I'm not surprised that our slightly pompous post from yesterday produced some comments, though it didn't turn out to be the flame bait I had thought it might be.
In one comment our Franciscan friend Jason challenged us to render comment on the Gospel procession from somewhere called St. Nicholas. Apparently their little video was circulating a while back and drawing the ire of the more conservative catholic bloggers. Check it out here.
Now I don't know the place or its background, so it's dangerous to make any claims about it based on this little video. But it is true that this general question of "liturgical dance" produces a lot of strong feelings. For some it is a liberating expression of joy. Others see it as a hippie accretion bordering on sacrilege. So what can we say? Is this sort of thing justified, or even just o.k.? Well, yes and no.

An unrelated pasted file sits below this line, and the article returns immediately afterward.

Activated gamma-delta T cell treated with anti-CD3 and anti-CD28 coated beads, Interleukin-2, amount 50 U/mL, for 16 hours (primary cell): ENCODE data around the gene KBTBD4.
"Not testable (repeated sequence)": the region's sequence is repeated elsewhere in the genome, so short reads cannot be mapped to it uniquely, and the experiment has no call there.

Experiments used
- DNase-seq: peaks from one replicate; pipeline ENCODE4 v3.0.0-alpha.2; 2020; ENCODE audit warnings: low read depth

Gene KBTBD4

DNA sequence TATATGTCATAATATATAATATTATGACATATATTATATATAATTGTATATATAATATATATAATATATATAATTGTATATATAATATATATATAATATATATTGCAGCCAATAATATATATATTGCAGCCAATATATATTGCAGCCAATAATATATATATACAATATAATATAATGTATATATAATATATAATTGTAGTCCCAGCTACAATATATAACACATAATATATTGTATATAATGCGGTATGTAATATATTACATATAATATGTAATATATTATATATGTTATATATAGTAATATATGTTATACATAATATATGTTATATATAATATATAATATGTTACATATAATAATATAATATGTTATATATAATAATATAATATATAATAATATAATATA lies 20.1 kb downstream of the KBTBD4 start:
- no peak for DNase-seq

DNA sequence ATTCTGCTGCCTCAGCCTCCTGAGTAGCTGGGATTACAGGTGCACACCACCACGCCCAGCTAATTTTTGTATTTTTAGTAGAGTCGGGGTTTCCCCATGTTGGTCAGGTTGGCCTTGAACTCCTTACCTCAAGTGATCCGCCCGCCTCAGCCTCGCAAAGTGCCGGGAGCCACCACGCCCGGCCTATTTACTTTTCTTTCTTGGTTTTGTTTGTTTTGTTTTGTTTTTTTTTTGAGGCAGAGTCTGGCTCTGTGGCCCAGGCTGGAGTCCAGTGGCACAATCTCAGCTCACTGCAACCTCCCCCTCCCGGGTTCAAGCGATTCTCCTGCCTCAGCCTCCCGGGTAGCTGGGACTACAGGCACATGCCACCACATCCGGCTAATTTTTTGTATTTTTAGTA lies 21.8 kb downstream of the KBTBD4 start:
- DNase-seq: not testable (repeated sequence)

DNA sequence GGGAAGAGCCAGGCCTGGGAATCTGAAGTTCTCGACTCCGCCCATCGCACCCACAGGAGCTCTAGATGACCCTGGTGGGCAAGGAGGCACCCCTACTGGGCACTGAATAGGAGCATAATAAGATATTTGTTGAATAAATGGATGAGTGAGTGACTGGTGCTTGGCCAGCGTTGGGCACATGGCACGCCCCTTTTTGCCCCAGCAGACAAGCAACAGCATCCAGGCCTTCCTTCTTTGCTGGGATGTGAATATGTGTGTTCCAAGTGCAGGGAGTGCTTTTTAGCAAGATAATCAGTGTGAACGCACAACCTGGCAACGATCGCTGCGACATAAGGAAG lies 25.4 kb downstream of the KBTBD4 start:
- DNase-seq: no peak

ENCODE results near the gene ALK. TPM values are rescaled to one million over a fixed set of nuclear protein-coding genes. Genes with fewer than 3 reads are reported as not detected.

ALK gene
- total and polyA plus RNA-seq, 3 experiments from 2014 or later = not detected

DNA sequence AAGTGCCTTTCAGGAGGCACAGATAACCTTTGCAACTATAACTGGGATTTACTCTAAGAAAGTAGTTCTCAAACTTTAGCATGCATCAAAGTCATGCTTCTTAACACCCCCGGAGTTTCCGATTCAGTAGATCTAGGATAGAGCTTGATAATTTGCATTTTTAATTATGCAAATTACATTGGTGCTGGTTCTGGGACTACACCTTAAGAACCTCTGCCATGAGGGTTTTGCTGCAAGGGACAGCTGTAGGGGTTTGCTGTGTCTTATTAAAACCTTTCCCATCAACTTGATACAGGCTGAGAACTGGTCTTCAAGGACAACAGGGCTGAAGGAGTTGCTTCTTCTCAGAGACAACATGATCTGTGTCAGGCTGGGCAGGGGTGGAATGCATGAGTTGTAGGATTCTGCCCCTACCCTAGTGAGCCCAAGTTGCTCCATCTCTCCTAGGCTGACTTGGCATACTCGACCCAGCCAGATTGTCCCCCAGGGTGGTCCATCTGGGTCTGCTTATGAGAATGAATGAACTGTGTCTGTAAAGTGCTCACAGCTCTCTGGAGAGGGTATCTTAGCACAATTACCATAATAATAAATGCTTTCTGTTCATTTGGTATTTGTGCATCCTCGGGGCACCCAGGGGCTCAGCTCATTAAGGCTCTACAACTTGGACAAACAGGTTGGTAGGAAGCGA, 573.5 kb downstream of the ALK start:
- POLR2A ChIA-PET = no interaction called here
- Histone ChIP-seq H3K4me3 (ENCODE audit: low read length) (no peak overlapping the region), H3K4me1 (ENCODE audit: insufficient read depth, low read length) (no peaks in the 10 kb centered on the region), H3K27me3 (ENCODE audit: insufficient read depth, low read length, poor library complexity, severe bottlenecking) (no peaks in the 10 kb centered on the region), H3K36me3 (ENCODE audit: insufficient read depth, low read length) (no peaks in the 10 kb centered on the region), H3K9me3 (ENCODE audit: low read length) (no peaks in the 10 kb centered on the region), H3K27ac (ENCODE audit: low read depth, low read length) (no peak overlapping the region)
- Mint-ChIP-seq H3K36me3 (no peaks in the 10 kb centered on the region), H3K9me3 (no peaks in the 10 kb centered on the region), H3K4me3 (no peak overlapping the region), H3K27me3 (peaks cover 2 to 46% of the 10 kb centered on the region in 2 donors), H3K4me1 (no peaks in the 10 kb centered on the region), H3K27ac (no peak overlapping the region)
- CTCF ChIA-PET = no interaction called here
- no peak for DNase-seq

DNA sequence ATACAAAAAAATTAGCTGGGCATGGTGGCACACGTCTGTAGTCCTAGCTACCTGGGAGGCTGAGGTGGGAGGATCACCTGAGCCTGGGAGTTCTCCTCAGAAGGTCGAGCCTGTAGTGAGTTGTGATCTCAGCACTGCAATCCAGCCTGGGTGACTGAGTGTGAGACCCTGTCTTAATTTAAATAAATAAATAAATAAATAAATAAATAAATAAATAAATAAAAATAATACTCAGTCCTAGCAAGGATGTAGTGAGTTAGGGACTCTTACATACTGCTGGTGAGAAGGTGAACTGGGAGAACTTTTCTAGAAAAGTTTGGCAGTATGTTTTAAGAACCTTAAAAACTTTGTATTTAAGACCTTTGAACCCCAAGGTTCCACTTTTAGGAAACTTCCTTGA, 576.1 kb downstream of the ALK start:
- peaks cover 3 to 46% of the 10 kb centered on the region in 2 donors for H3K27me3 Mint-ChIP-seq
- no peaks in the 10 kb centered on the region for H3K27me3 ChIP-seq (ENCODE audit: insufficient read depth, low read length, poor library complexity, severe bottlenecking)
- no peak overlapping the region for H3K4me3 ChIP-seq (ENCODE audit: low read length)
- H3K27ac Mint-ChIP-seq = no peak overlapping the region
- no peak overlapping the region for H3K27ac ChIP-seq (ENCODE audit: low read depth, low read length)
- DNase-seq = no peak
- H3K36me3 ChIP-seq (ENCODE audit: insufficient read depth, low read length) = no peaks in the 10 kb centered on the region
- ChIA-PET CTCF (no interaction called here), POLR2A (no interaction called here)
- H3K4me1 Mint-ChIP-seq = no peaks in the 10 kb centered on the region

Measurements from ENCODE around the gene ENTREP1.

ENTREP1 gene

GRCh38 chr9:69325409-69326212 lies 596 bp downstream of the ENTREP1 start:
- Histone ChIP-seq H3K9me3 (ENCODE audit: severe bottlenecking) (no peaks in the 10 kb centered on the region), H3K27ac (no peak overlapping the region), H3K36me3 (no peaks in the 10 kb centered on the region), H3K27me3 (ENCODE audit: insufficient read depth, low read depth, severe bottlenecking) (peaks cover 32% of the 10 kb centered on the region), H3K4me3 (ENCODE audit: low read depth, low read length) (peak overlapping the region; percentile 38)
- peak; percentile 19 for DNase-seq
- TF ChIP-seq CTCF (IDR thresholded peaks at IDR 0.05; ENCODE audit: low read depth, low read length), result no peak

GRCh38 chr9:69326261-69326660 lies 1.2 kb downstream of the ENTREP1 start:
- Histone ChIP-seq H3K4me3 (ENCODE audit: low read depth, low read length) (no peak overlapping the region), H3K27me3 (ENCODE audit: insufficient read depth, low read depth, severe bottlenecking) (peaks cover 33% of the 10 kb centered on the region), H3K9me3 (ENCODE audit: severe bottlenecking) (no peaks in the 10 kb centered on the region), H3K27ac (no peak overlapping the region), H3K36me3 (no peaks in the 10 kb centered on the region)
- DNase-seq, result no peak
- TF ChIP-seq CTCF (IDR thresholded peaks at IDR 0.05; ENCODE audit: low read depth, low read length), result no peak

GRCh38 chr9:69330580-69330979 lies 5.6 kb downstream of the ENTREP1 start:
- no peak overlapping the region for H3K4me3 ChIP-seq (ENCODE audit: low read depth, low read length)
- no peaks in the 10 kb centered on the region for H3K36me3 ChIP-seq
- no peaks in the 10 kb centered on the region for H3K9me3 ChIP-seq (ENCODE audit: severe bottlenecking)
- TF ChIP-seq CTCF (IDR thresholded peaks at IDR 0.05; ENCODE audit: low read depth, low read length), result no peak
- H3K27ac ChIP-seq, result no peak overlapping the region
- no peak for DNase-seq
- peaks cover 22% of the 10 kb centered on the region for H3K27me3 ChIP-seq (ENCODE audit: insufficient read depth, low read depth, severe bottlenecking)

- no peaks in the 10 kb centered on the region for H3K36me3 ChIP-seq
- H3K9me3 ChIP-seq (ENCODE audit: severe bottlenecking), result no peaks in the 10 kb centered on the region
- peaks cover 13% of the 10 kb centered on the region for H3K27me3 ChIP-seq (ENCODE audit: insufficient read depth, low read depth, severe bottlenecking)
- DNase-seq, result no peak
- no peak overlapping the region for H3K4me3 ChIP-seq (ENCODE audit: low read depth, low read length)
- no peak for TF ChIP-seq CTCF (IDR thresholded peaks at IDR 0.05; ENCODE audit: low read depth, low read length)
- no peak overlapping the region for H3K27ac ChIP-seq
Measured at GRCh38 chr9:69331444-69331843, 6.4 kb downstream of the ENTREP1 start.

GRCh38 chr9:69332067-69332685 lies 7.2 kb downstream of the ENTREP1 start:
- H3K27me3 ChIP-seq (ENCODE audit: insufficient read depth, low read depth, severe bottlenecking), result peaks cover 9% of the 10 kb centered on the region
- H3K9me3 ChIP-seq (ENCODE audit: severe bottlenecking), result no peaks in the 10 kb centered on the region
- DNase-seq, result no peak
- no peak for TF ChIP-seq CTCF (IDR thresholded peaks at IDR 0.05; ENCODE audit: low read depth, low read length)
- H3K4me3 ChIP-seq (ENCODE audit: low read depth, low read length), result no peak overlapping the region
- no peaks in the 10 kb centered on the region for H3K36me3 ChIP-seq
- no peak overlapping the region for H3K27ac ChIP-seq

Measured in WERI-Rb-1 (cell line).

If you haven't seen anything like it, I would recommend The Dancing Church, a video of African Poor Clare sisters put together by Paulist Father Thomas Kane. Here you can see liturgical dance working as worship. It works because it is an inculturation of the Gospel into a dancing culture in which dance is integral to prayer and praise.
It doesn't work so well when north Americans of European ancestry try to do it. Why? Because we come from the culture that produced the sober and understated Roman liturgy we all know and love. When we start trying to do liturgical dance, it's not a legitimate inculturation, but an effort to invent our own liturgy, to do what we feel like doing. And thus it becomes one more symptom of the greater problem (brought to us via the New Age, I think) that we can invent our own religion and worship according to our tastes and fashions.
So if you're an African Poor Clare, praise God in your dance. But if you're a white, suburban European-American, get over yourself, and, as the Beastie Boys put it, stop "dancing around like you think you're Janet Jackson."